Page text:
Professional Speech At Scale, Cassandra Burke Robertson, Sharona Hoffman Jan 2021

Professional Speech At Scale, Cassandra Burke Robertson, Sharona Hoffman

Faculty Publications

Regulatory actions affecting professional speech are facing new challenges from all sides. On one side, the Supreme Court has grown increasingly protective of professionals’ free speech rights, and it has subjected regulations affecting that speech to heightened levels of scrutiny that call into question traditional regulatory practices in both law and medicine. On the other side, technological developments, including the growth of massive digital platforms and the introduction of artificial intelligence programs, have created brand new problems of regulatory scale. Professional speech is now able to reach a wide audience faster than ever before, creating risks that misinformation will cause ...


Political Climate And Catastrophes Effects On Public Library Collections, Both Then And Now, Joseph A. Custer Jan 2021

Political Climate And Catastrophes Effects On Public Library Collections, Both Then And Now, Joseph A. Custer

Faculty Publications

This paper explores four different cases in the early 1950s of “Red Scare” tactics that influenced the freedoms that patrons using public libraries have enjoyed. The paper will also examine, at various points, the censorship parallels in the early 1950s to the contemporary political climate and the fallout of the Great Depression to the current catastrophe, COVID-19. The paper reviews the fallout from the Great Depression and how the world’s depression helped catapult Adolph Hitler of Germany to power. Hitler severely restricted or eliminated freedoms of expression, and the Trump administration’s actions reflect some of those same restrictions.


Uncooperative Environmental Federalism 2.0, Jonathan H. Adler Jan 2020

Uncooperative Environmental Federalism 2.0, Jonathan H. Adler

Faculty Publications

Has the Trump Administration made good on its pledges to reinvigorate cooperative federalism and constrain environmental regulatory overreach by the federal government? Perhaps less than one would think. This paper, prepared for the Hastings Law Journal symposium, “Revolution of Evolution? Administrative Law in the Age of Trump,” provides a critical assessment of the Trump Administration’s approach to environmental federalism. Despite the Administration’s embrace of “cooperative federalism” rhetoric, environmental policy reforms have not consistently embodied a principled approach to environmental federalism in which the state and federal governments are each encouraged to focus resources on areas of comparative advantage.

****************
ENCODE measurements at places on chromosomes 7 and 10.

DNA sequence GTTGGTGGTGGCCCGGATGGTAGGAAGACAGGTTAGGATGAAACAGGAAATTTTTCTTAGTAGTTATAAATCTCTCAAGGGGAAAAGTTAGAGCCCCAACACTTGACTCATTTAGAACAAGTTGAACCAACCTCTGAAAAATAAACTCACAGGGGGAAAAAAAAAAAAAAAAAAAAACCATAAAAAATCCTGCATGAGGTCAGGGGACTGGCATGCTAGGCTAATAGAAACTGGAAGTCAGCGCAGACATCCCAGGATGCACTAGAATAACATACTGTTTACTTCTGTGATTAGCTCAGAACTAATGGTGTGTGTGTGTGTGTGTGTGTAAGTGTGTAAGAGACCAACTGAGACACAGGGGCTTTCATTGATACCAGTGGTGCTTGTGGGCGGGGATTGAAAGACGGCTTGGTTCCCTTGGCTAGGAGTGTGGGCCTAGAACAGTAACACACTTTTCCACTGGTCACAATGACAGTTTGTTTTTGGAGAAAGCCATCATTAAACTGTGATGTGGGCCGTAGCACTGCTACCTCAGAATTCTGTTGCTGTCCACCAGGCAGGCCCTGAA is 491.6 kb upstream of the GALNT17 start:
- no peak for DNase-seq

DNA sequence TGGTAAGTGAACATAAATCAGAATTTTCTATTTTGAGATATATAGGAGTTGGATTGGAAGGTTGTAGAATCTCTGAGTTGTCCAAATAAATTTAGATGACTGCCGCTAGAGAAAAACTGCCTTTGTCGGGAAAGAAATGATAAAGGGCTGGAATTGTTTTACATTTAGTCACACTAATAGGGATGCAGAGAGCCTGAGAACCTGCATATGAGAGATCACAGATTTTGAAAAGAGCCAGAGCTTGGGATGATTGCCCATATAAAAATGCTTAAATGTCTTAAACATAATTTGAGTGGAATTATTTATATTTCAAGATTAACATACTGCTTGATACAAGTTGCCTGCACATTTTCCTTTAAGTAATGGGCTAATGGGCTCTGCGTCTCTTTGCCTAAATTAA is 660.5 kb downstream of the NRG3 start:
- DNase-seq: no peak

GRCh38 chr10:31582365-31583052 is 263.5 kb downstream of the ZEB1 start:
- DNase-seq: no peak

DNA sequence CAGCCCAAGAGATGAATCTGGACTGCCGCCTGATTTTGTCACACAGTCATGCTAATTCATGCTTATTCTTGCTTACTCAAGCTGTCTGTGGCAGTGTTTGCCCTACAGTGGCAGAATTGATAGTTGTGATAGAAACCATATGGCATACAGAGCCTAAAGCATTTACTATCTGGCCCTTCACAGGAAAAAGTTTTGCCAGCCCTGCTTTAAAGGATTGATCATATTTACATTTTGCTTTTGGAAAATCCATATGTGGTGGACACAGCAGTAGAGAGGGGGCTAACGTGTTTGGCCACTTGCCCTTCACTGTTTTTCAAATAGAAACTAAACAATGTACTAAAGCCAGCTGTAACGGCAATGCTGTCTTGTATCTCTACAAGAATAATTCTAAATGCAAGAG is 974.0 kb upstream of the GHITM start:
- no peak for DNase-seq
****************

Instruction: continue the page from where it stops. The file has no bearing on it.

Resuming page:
A New State Registration Act: Legislating A Longer Arm For Personal Jurisdiction, Charles W. (Rocky) Rhodes, Cassandra Burke Robertson Jan 2020

A New State Registration Act: Legislating A Longer Arm For Personal Jurisdiction, Charles W. (Rocky) Rhodes, Cassandra Burke Robertson

Faculty Publications

In a sextet of recent decisions, the Roberts Court upended the longstanding framework for general and specific contacts-based personal jurisdiction. The Court's new approach has engendered uncertainty and erected insurmountable obstacles for some plaintiffs in locating an effective forum to vindicate their rights. We propose a novel solution to the injustices and unpredictability unleashed by these decisions: a new model corporate registration act that would require, as a condition of doing business in a state, the corporation's consent to personal jurisdiction in defined circumstances that implicate state sovereign regulatory, protective, and prescriptive interests.

Registration-based consent to jurisdiction has ...


Holistic Review In Race-Conscious University Admissions, Hal Arkes, George W. Dent Jr. Jan 2020

Holistic Review In Race-Conscious University Admissions, Hal Arkes, George W. Dent Jr.

Faculty Publications

The Supreme Court has held that race may be considered as “a factor of a factor of a factor” within a “holistic” program of university admissions if the university can satisfy a heavy burden of proving that the program is “narrowly tailored” to achieve the educational benefits of diversity. The Court has listed the desired benefits of racial diversity, but it has not discussed what evidence a university needs to prove that its program is “narrowly tailored” to achieve those benefits.